2010 La Fiorita Brunello di Montalcino (Elsewhere $65)

SKU #1249783 95 points Wine Spectator

 Offers terrific aromas of strawberry, currant and medicinal herbs, revealing hints of anise, tobacco and earth, all backed by a firm, vibrant structure. Stays focused and long, with a succulent finish. Best from 2019 through 2036. (BS)  (6/2015)

92 points Wine Enthusiast

 Aromas of wild berry, savory herb, menthol and toast lead the nose. The vibrant palate delivers crunchy red cherry, eucalyptus, sage and cooking spice alongside youthfully assertive tannins and brisk acidity. It closes on a licorice note. Drink 2020–2030. (KO)  (5/2015)

90 points Robert Parker's Wine Advocate

 The 2010 Brunello di Montalcino is a full-bodied effort with dark concentration and sweet spice aromas that rise heavily from the glass. The oak element is put on full display and should benefit from a few more years of bottle evolution to better integrate those wood tannins. Dark cherry is followed by toasted almond, cinnamon and crushed black pepper. The wine is very round and yielding on the palate and is one of the few Brunellos from the 2010 vintage that can be consumed not long from now. It would pair next to succulent cuts of lamb. This wine represents a huge jump forward in quality compared to the previous year. (ML)  (2/2015)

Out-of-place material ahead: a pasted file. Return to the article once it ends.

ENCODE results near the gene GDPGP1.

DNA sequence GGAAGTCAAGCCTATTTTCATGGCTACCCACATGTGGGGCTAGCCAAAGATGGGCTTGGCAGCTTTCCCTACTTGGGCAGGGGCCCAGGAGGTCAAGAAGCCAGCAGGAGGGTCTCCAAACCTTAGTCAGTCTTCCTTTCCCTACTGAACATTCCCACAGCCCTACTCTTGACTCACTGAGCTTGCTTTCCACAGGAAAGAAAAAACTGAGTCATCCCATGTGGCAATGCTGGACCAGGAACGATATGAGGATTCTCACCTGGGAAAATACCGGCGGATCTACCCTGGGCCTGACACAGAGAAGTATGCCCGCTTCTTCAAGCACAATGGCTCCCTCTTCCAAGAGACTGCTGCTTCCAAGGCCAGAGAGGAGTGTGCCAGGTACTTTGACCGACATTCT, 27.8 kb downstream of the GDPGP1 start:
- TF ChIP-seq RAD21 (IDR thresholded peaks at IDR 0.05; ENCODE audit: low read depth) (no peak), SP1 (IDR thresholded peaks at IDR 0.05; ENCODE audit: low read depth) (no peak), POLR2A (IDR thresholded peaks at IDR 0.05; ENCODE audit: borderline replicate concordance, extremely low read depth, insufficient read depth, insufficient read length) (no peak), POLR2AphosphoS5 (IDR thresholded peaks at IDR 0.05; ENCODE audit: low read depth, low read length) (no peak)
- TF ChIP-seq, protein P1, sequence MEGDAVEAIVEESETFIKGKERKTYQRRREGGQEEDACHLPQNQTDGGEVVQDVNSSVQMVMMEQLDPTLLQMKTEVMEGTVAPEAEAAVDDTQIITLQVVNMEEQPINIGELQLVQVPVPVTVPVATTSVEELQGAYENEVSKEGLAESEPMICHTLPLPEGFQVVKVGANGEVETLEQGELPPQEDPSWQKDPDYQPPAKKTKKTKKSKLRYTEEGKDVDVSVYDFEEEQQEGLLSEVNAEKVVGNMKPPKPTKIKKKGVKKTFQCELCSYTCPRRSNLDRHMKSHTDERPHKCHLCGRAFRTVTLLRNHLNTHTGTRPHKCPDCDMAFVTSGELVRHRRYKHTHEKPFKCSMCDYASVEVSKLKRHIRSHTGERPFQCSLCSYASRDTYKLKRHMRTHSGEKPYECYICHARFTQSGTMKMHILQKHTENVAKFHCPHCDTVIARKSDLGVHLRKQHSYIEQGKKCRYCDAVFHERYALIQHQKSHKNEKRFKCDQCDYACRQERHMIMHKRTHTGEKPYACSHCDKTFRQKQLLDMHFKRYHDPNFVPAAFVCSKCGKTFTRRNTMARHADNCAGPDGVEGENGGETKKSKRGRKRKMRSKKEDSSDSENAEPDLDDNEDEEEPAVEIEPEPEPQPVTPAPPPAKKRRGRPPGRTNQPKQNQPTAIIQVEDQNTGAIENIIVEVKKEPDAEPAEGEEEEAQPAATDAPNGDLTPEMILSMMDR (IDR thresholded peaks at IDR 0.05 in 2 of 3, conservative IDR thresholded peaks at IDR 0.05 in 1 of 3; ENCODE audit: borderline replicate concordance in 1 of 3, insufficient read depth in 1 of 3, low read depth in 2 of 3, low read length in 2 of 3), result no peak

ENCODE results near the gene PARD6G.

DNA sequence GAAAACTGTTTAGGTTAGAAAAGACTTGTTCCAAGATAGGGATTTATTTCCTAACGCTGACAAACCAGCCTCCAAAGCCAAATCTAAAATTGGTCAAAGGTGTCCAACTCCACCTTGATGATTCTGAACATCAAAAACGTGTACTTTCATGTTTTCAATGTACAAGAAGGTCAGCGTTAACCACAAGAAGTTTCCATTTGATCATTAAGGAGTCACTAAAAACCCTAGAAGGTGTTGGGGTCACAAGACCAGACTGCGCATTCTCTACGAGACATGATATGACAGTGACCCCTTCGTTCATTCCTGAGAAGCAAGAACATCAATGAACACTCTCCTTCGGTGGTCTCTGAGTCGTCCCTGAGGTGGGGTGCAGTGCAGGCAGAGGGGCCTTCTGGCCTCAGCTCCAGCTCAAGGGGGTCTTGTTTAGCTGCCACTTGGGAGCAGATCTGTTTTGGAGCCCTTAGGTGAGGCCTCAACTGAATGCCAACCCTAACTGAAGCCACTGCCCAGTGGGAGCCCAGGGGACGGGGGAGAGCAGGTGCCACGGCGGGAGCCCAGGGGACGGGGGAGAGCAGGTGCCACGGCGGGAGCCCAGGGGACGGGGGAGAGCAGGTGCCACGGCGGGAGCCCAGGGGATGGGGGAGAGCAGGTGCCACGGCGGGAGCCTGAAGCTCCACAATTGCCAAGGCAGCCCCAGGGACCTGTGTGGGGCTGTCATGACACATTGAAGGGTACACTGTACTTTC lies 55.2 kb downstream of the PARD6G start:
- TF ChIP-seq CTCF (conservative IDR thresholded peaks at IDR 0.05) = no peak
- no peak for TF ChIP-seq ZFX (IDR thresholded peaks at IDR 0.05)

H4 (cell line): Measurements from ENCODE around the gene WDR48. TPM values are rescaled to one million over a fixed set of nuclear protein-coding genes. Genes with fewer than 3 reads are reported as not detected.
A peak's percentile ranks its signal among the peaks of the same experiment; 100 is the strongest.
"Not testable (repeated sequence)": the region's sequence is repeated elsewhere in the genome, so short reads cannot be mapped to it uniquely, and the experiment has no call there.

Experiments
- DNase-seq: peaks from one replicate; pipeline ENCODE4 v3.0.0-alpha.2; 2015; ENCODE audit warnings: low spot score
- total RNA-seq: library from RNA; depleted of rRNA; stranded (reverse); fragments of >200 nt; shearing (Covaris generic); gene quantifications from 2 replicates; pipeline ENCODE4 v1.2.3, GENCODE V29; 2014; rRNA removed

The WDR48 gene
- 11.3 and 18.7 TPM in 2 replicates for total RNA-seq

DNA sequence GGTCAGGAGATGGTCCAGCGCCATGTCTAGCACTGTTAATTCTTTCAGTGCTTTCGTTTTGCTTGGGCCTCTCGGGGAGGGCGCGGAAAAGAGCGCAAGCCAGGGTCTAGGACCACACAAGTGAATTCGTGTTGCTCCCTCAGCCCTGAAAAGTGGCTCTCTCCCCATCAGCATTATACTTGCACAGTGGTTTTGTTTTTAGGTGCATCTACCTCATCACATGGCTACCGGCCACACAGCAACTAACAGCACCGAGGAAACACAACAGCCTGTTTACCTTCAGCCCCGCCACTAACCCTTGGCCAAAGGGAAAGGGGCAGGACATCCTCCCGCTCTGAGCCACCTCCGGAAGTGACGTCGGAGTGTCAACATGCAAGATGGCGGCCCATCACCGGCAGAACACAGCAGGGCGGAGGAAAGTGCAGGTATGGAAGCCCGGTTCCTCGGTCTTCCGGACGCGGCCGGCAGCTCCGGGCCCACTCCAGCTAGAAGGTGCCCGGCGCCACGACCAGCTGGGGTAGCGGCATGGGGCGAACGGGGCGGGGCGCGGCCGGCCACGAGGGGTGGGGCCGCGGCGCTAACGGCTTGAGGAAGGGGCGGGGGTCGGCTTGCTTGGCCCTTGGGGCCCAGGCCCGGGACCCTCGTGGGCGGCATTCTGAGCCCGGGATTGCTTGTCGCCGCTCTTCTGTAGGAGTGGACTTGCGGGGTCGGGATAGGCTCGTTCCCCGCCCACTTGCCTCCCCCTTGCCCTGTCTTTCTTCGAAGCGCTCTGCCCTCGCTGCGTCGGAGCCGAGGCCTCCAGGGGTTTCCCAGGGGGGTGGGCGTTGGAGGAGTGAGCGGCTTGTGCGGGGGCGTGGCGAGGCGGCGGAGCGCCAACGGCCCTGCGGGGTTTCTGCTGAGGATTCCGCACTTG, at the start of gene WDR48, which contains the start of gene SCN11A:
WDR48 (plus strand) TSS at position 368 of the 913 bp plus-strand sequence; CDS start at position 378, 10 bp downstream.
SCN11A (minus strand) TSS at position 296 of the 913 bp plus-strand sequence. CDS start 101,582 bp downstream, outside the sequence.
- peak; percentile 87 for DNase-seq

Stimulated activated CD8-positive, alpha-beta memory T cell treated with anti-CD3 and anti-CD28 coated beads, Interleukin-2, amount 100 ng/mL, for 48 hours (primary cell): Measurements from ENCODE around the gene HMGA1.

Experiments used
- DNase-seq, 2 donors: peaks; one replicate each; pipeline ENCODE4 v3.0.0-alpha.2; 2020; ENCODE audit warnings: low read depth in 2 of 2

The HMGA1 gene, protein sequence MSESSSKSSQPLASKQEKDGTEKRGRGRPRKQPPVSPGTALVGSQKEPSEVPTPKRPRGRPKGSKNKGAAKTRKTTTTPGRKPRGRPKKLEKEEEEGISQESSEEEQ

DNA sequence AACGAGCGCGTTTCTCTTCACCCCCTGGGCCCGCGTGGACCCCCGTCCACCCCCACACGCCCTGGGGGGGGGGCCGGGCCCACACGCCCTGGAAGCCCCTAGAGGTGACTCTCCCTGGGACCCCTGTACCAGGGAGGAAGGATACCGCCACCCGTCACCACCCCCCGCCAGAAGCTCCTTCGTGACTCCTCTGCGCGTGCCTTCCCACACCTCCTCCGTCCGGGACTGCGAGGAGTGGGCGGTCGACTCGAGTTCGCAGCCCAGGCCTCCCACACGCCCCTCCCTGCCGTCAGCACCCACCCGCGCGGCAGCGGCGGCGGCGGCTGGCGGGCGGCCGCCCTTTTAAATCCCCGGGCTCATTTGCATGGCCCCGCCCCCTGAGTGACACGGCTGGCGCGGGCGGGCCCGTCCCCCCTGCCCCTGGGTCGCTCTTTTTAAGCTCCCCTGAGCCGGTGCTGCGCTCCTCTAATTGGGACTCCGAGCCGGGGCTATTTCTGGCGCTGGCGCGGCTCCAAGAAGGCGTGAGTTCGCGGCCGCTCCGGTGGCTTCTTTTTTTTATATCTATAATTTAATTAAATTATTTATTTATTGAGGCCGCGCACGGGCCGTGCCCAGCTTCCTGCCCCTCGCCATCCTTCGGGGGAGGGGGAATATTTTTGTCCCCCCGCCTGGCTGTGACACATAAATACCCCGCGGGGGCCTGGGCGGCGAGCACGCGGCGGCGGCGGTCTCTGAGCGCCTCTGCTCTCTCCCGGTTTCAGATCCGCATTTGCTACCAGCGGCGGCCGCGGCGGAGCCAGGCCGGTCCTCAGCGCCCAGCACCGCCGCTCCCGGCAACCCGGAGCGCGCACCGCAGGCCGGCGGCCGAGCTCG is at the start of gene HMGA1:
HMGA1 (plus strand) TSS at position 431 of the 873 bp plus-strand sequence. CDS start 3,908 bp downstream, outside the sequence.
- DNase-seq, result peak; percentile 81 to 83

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Price: $54.99
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Staff Image By: Mike Parres | K&L Staff Member | Review Date: 4/8/2016 | Send Email
A spice-driven wine that makes ample room for leather, cola, cedar, pipe tobacco, licorice, dark plum and barnyard notes. There’s an earthy, dusty quality to the mouth that amplifies the wine’s smoothness.

Staff Image By: Greg St. Clair | K&L Staff Member | Review Date: 4/6/2016 | Send Email
La Fiorita is a blend of vineyards from two sides of the ridge that runs through Montalcino, a piece in the southeasterly corner called Pian Bossolino and then on the western slope just outside of Tavarnelle. The wine is aged for 1 year in French oak tonneaux, first and second passage and then for 1 year in 80hl Slavonian oak. The nose is full of barrel spice, cherry, plumy notes as well, while on the palate the wine is powerfully structured, showing structure and depth, a real forceful presence where toasty oak splashes across your palate. The finish is bold, powerful and begs for a beg piece of meat. This wine should be aged for a few years for the best results, however if you’re going to try it now, 2-3 hours in a decanter would help greatly!
Drink from 2019 to 2030

Additional Information: